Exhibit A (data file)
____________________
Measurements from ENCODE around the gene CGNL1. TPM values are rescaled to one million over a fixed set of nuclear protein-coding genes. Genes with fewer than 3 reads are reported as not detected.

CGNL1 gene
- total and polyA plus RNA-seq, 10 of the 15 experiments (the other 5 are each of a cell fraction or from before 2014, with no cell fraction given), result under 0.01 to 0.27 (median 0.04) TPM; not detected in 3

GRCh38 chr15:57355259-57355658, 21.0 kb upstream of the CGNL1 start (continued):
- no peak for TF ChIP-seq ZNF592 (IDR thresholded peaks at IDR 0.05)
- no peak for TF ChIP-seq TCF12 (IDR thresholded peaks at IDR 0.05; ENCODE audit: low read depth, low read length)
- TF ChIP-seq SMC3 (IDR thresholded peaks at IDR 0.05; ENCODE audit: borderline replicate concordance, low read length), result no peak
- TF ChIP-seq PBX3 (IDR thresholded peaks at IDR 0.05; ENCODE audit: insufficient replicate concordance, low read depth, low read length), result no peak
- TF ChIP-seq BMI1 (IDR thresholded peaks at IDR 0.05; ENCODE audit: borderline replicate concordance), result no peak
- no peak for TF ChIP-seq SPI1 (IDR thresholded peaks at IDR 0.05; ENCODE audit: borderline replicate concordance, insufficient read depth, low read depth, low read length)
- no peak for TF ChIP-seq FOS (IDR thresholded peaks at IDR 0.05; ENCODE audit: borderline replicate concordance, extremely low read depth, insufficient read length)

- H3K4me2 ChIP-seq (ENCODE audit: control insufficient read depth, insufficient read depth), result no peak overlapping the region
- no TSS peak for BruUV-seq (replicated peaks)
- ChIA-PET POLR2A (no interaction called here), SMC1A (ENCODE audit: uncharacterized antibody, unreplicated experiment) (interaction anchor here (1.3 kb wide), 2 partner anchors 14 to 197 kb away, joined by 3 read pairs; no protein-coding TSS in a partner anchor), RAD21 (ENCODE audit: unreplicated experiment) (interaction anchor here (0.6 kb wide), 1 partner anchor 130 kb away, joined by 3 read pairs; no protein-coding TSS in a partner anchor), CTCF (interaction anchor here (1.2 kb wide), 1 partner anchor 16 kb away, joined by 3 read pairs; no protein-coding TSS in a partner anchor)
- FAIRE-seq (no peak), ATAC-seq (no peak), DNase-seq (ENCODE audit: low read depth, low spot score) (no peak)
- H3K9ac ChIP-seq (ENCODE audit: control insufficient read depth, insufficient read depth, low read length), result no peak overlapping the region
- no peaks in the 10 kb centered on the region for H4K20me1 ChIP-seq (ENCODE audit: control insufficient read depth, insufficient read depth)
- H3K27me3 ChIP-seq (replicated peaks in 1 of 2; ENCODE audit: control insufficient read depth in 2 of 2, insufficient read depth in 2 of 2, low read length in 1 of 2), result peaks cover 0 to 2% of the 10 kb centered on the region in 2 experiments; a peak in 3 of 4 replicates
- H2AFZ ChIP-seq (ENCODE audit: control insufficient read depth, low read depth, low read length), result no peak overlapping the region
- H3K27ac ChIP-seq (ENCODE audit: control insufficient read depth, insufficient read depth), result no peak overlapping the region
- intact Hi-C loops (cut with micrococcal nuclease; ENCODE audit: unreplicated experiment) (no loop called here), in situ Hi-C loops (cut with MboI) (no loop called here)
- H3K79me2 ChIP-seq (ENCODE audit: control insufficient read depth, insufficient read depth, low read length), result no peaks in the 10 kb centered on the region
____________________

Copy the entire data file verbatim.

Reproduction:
Measurements from ENCODE around the gene CGNL1. TPM values are rescaled to one million over a fixed set of nuclear protein-coding genes. Genes with fewer than 3 reads are reported as not detected.

CGNL1 gene
- total and polyA plus RNA-seq, 10 of the 15 experiments (the other 5 are each of a cell fraction or from before 2014, with no cell fraction given), result under 0.01 to 0.27 (median 0.04) TPM; not detected in 3

GRCh38 chr15:57355259-57355658, 21.0 kb upstream of the CGNL1 start (continued):
- no peak for TF ChIP-seq ZNF592 (IDR thresholded peaks at IDR 0.05)
- no peak for TF ChIP-seq TCF12 (IDR thresholded peaks at IDR 0.05; ENCODE audit: low read depth, low read length)
- TF ChIP-seq SMC3 (IDR thresholded peaks at IDR 0.05; ENCODE audit: borderline replicate concordance, low read length), result no peak
- TF ChIP-seq PBX3 (IDR thresholded peaks at IDR 0.05; ENCODE audit: insufficient replicate concordance, low read depth, low read length), result no peak
- TF ChIP-seq BMI1 (IDR thresholded peaks at IDR 0.05; ENCODE audit: borderline replicate concordance), result no peak
- no peak for TF ChIP-seq SPI1 (IDR thresholded peaks at IDR 0.05; ENCODE audit: borderline replicate concordance, insufficient read depth, low read depth, low read length)
- no peak for TF ChIP-seq FOS (IDR thresholded peaks at IDR 0.05; ENCODE audit: borderline replicate concordance, extremely low read depth, insufficient read length)

- H3K4me2 ChIP-seq (ENCODE audit: control insufficient read depth, insufficient read depth), result no peak overlapping the region
- no TSS peak for BruUV-seq (replicated peaks)
- ChIA-PET POLR2A (no interaction called here), SMC1A (ENCODE audit: uncharacterized antibody, unreplicated experiment) (interaction anchor here (1.3 kb wide), 2 partner anchors 14 to 197 kb away, joined by 3 read pairs; no protein-coding TSS in a partner anchor), RAD21 (ENCODE audit: unreplicated experiment) (interaction anchor here (0.6 kb wide), 1 partner anchor 130 kb away, joined by 3 read pairs; no protein-coding TSS in a partner anchor), CTCF (interaction anchor here (1.2 kb wide), 1 partner anchor 16 kb away, joined by 3 read pairs; no protein-coding TSS in a partner anchor)
- FAIRE-seq (no peak), ATAC-seq (no peak), DNase-seq (ENCODE audit: low read depth, low spot score) (no peak)
- H3K9ac ChIP-seq (ENCODE audit: control insufficient read depth, insufficient read depth, low read length), result no peak overlapping the region
- no peaks in the 10 kb centered on the region for H4K20me1 ChIP-seq (ENCODE audit: control insufficient read depth, insufficient read depth)
- H3K27me3 ChIP-seq (replicated peaks in 1 of 2; ENCODE audit: control insufficient read depth in 2 of 2, insufficient read depth in 2 of 2, low read length in 1 of 2), result peaks cover 0 to 2% of the 10 kb centered on the region in 2 experiments; a peak in 3 of 4 replicates
- H2AFZ ChIP-seq (ENCODE audit: control insufficient read depth, low read depth, low read length), result no peak overlapping the region
- H3K27ac ChIP-seq (ENCODE audit: control insufficient read depth, insufficient read depth), result no peak overlapping the region
- intact Hi-C loops (cut with micrococcal nuclease; ENCODE audit: unreplicated experiment) (no loop called here), in situ Hi-C loops (cut with MboI) (no loop called here)
- H3K79me2 ChIP-seq (ENCODE audit: control insufficient read depth, insufficient read depth, low read length), result no peaks in the 10 kb centered on the region